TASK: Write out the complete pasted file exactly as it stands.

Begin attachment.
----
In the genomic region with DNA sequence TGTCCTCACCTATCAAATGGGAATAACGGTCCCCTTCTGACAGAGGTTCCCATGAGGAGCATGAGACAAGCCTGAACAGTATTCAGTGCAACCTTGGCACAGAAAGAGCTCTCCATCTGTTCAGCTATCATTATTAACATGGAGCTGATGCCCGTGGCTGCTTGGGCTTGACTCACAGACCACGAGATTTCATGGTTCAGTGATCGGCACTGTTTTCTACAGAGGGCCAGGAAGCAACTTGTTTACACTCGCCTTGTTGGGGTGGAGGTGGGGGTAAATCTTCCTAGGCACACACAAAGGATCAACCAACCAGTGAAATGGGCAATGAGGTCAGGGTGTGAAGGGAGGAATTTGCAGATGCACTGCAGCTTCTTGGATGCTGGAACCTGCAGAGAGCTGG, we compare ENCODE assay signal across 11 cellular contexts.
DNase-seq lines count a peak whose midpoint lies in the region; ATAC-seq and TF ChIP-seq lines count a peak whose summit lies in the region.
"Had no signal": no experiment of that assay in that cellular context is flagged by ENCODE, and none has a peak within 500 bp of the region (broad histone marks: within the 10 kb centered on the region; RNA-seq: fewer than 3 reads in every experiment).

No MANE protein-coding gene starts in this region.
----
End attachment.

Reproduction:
In the genomic region with DNA sequence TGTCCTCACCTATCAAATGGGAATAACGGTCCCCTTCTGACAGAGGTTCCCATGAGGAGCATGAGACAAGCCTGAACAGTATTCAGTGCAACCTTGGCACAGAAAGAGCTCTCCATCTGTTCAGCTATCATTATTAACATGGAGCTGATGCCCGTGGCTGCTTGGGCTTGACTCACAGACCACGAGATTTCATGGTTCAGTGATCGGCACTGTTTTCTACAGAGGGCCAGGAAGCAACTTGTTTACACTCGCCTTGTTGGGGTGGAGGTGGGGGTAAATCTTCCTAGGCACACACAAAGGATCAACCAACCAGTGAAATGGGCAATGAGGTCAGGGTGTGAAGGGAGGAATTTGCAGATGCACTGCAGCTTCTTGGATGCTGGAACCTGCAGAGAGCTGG, we compare ENCODE assay signal across 11 cellular contexts.
DNase-seq lines count a peak whose midpoint lies in the region; ATAC-seq and TF ChIP-seq lines count a peak whose summit lies in the region.
"Had no signal": no experiment of that assay in that cellular context is flagged by ENCODE, and none has a peak within 500 bp of the region (broad histone marks: within the 10 kb centered on the region; RNA-seq: fewer than 3 reads in every experiment).

No MANE protein-coding gene starts in this region.